RATES of Treasury bills (T-bills) and Treasury bonds (T-bonds) on offer this week could rise as the market awaits the US Federal Reserve’s policy meeting.
The Bureau of the Treasury (BTr) will auction off P15 billion in T-bills on Monday, or P5 billion each in 91-, 182-, and 364-day papers.
On Tuesday, it will offer P30 billion in reissued three-year T-bonds with a remaining life of two years and 11 months.
Rates of T-bills and T-bonds could track the increases seen at the secondary market last week after the Bangko Sentral ng Pilipinas (BSP) chief said they could keep benchmark borrowing costs steady at their meeting next month, Rizal Commercial Banking Corp. Chief Economist Michael L. Ricafort said in a Viber message.
At the secondary market on Friday, rates of the 91-, 182-, and 364-day T-bills went up by 6.33 basis points (bps), 8.53 bps, and 4.17 bps week on week to end at 5.422%, 5.7508%, and 6.0408% respectively, based on PHP Bloomberg Valuation Service Reference Rates data published on the Philippine Dealing System’s website.
The yield for the three-year bond likewise rose by 6.46 bps to 6.0046%.
BSP Governor Eli M. Remolona, Jr. said last week that the central bank is unlikely to cut rates at their first policy meeting of the year amid lingering upside risks to inflation.
“At this point, a rate cut is not likely (on) Feb. 15,” Mr. Remolona said in mixed English and Filipino, adding that the “numbers we are seeing” show the need to keep policy settings sufficiently tight for some time.
The Monetary Board hiked borrowing costs by 450 bps from May 2022 to October 2023, bringing the policy rate to a 16-year high of 6.5%.
Meanwhile, the three-year bonds could see good demand as the market awaits the Fed’s policy decision this week, a trader said in an e-mail.
The trader sees the T-bonds on offer fetching rates from 5.95% to 6.05%.
The US central bank is widely expected to keep benchmark rates at the 5.25-5.5% range for a fourth straight meeting during its Jan. 30-31 review.
The Federal Open Market Committee raised borrowing costs by a cumulative 525 bps from March 2022 to July 2023.
Last week, the BTr raised P15 billion as planned via its offering of T-bills as total bids reached P34.985 billion or more than twice the amount on the auction block.
Broken down, the Treasury made a full P5-billion award of the 91-day T-bills as tenders for the tenor reached P11.94 billion. The average rate for the three-month paper went up by 8 bps to 5.306% from the previous week. Accepted rates ranged from 5.275% to 5.5.35%.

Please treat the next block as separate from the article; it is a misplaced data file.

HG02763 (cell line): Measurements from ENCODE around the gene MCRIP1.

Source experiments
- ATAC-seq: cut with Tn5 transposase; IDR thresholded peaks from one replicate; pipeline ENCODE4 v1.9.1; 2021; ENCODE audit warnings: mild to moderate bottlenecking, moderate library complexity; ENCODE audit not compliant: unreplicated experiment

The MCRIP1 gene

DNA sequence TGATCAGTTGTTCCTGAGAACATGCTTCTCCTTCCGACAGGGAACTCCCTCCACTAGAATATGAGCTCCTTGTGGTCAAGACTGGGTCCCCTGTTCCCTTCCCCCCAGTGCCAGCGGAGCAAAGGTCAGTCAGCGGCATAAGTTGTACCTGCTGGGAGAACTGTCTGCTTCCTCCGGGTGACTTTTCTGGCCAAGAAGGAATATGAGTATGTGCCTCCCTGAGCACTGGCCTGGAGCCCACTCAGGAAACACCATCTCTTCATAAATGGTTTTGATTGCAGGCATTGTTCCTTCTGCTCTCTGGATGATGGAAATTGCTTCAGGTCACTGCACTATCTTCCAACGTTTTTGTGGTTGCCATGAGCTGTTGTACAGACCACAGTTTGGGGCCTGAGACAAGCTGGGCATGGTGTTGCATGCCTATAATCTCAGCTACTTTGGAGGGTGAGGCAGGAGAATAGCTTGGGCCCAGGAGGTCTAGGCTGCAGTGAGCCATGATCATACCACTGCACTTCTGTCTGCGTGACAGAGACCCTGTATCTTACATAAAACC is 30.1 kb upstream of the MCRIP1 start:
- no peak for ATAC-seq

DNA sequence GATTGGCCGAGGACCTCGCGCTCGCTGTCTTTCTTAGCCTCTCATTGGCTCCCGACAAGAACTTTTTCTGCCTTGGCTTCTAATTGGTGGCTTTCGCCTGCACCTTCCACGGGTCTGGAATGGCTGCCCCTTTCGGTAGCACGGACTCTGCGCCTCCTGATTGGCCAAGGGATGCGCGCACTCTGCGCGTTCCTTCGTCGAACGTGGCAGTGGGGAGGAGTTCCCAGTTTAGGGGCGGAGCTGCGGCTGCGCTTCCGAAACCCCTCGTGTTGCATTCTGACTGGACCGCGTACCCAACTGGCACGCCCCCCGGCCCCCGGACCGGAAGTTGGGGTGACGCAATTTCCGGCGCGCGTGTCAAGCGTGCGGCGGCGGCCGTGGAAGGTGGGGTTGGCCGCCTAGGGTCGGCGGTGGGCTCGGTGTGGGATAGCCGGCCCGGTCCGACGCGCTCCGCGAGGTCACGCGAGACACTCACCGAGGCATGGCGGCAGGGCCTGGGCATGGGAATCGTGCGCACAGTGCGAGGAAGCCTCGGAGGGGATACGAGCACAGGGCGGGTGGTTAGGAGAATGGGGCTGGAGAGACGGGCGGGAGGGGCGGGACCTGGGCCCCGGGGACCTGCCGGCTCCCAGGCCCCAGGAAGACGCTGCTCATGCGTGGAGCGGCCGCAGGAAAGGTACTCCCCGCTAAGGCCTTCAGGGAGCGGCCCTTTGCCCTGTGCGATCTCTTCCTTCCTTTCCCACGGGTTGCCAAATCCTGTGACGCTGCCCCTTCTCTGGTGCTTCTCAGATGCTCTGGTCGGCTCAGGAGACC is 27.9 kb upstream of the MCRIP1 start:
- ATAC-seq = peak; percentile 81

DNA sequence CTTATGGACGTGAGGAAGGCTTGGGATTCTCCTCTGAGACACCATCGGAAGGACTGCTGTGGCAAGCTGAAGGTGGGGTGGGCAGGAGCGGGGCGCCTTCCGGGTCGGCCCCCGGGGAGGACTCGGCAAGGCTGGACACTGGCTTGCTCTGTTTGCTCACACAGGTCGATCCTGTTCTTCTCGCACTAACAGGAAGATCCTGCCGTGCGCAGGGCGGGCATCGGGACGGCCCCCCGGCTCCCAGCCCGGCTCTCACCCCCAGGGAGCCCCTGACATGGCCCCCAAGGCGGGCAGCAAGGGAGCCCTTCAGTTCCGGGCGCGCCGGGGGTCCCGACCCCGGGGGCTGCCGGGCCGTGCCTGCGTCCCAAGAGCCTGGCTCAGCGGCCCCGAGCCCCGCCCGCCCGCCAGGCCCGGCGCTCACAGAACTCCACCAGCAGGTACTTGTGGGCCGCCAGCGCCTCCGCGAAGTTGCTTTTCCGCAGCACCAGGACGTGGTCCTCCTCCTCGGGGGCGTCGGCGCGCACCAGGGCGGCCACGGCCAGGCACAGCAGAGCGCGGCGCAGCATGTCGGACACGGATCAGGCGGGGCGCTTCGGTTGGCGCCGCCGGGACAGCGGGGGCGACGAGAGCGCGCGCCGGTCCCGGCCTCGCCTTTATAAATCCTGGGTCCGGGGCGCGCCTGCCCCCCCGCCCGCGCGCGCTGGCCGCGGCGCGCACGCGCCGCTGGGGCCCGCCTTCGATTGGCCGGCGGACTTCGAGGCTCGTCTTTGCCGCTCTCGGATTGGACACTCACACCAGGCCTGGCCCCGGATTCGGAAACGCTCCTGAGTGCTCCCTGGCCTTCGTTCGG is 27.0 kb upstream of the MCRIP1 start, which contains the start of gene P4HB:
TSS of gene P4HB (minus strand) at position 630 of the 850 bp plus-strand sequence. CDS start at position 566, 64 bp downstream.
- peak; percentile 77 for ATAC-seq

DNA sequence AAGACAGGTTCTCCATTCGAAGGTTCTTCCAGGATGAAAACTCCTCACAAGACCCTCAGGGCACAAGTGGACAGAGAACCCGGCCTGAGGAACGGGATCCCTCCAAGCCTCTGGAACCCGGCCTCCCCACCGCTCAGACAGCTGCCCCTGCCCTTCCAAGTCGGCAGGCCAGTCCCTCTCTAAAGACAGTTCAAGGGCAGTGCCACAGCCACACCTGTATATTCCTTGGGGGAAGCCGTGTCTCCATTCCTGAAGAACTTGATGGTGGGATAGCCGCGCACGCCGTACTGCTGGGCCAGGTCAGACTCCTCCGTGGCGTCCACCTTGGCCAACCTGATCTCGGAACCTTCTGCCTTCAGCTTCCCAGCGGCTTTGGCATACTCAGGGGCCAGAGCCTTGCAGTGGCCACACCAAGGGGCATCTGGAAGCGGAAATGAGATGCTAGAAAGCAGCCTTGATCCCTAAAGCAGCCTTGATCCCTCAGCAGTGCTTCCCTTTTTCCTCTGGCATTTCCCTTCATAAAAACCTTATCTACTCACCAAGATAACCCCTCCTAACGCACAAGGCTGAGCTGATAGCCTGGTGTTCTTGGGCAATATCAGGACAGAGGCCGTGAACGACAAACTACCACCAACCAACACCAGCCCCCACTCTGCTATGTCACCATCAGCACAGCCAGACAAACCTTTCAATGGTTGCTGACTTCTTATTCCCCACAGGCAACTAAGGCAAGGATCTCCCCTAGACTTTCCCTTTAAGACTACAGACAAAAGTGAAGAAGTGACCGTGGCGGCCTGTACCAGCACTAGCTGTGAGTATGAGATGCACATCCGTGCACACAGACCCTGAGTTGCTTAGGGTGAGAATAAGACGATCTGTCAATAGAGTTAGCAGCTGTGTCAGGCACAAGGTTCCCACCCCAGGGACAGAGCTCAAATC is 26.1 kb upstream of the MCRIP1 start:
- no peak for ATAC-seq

The government also raised the programmed P5 billion from the 182-day securities as bids for the tenor reached P10.97 billion. The average rate for the six-month T-bill was at 5.766%, up by 8.1 bps from the prior week’s auction, with accepted rates at 5.743% to 5.795%.
Lastly, the BTr borrowed the programmed P5 billion via the 364-day debt paper as demand for the tenor stood at P12.075 billion. The average rate of the one-year T-bill rose by 3.8 bps to 6.037%. Accepted yields were from 6% to 6.075%.
Meanwhile, the reissued T-bonds to be offered on Tuesday were first offered on Jan. 3, where the government raised P30 billion as planned at a coupon rate of 6% and an average rate of 5.9%.
The Treasury plans to raise P195 billion from the domestic market this month, or P75 billion via T-bills and P120 billion through T-bonds.
Last week’s T-bond auction was the last for January. It raised P130 billion through bonds this month, higher than the P120-billion program, as it held tap facility auctions to accommodate strong demand for long-tenored papers.
Meanwhile, this week’s T-bills offering will be the last one for this month. The BTr has so far raised P66 billion out of the P75-billion borrowing program for T-bills.
For February, the BTr plans to raise P210 billion from the domestic market, or P60 billion in T-bills and P150 billion through T-bonds.
The government borrows from local and foreign sources to help fund its budget deficit, which is capped at 5.1% of gross domestic product this year or P1.39 trillion. — A.M.C. Sy